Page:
Carrie Smith

VFX Artist and Beauty Supervisor, Los Angeles

April 5, 2021


Ghost VFX is an award-winning visual effects house with innovative talent and technology that bring creative visions to life. Our dedicated teams around the globe make the impossible possible, fulfilling the demands of studios and independent creators alike. In our “Ghost VFX Spotlight” series, we showcase the team members behind the projects to find out what they’re passionate about, how they see the industry evolving, and their creative insights into the art and craft of visual effects.

Tell me a little about your background in VFX?

I’ve been in the business for about 12 years. I used to be a public-school teacher and literacy specialist. But I experienced burnout with that, so I taught myself how to comp by watching YouTube tutorials. Then, when I got good enough, I joined my friend’s very small company as a junior artist.

In your own words how would you describe what you do at Ghost VFX?

I’m in charge of all the beauty work here, which over the years has morphed from basic skin fixes to full-scale complex de-aging work and body reshaping in some cases. I’m one of the senior general comp artists, too. And I also create training materials and oversee education for the interns and less experienced artists to make sure they get the skills they need.

What part of the job are you most passionate about?

I enjoy being able to solve complex problems, especially when the client was worried that there wasn’t a way to fix something. I love being able to solve something for someone and knowing that they were stoked about the results. And I do enjoy training new people. It feels good to see someone’s confidence blossom, to see them get better and better at some really sophisticated stuff.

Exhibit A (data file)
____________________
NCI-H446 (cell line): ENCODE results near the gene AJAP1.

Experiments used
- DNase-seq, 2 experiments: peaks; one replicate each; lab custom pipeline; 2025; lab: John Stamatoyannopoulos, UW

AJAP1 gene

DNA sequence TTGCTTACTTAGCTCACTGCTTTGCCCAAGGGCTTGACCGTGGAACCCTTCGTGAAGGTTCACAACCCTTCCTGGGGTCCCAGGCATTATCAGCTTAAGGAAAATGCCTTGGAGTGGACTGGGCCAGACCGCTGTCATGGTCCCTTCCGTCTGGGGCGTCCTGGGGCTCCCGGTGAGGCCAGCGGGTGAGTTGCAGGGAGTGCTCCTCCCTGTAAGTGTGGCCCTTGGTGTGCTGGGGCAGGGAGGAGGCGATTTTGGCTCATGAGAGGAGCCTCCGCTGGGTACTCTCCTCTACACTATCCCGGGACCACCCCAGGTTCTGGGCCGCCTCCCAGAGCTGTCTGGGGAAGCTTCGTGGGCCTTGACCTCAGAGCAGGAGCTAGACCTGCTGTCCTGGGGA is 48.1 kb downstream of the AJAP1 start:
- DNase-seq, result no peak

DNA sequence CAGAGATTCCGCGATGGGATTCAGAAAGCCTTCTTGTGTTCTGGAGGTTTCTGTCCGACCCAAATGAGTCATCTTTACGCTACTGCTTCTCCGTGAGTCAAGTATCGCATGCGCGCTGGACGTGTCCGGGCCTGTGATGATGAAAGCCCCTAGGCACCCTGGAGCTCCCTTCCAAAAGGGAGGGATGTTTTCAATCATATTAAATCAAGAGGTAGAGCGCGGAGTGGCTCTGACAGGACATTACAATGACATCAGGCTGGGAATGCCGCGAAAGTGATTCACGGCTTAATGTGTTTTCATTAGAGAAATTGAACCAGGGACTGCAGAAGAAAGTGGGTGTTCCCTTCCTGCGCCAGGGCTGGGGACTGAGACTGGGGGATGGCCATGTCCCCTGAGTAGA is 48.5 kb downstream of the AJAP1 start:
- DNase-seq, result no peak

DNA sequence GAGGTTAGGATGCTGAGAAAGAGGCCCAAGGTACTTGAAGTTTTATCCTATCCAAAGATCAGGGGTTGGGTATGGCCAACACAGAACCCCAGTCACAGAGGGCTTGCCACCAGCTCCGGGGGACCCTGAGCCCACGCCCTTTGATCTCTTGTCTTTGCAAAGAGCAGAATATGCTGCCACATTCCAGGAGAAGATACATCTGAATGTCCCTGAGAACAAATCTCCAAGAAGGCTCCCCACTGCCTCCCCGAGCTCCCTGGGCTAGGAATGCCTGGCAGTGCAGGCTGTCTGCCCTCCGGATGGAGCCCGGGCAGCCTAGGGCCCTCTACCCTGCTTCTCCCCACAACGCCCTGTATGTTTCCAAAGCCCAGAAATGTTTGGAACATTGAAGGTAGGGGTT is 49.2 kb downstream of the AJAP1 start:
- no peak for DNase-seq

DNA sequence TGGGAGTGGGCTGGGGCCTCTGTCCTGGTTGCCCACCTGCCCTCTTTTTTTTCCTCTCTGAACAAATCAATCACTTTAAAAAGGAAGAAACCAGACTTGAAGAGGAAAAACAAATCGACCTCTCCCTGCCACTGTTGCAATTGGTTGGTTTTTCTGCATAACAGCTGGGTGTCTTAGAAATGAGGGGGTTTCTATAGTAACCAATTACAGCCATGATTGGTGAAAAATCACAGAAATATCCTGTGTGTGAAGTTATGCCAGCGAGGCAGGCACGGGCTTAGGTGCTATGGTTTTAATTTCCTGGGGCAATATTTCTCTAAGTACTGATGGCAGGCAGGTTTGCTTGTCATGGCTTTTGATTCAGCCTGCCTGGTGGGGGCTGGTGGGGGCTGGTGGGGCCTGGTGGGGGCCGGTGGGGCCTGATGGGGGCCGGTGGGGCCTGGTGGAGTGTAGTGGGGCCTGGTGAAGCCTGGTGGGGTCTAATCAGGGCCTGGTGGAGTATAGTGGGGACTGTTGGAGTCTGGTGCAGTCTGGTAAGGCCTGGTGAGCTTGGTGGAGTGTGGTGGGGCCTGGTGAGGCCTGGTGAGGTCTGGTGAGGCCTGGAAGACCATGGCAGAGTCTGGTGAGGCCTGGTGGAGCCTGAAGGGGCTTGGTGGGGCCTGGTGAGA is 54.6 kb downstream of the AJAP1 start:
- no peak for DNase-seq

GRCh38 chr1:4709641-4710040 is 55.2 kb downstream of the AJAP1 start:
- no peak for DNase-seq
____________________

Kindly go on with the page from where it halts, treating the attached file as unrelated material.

How have you adapted how you work during the pandemic?

I mean, you just find a way to get the job done. In my case, this means hitting the same quotas and deadlines with a toddler sticking hand puppets in my face. I’m very lucky that I have a space at home where I can focus, a great internet connection, and a supportive husband. There are certainly some new challenges, but I love getting to see my daughter whenever I want to and being so close to the fridge.

Any advice to women looking to break into VFX?

You belong here. Reach out to other women in the field (including me!), because I haven’t found one yet who wasn’t ready to hold the door open. Create solidarity with your cohort of incoming artists, women and men alike, and be generous sharing skills and support. You’ll find that those people sustain you for your entire career and become lifelong friends and creative partners.

Where do you see the VFX industry headed in the next 5 years? What excites you about the future?

I’ll just be thankful when everyone is vaccinated and we can start getting back to some semblance of normal without so much looming stress in our lives. While I personally have been lucky, I think this has been an incredibly devastating time for working people industry-wide, and it’s going to take a while to recover. Although on the plus side, I think we’ve figured out that a lot more remote work is possible, which is great. Beyond that, I’ve been dipping my feet into the waters of machine learning and its VFX applications. I think there are some really exciting things to be done with that technology. And I’ll continue to work with the company to diversify our workforce. I’m so proud that this company has pushed for inclusion on a lot of fronts, and I’m excited to do whatever I can to keep that going.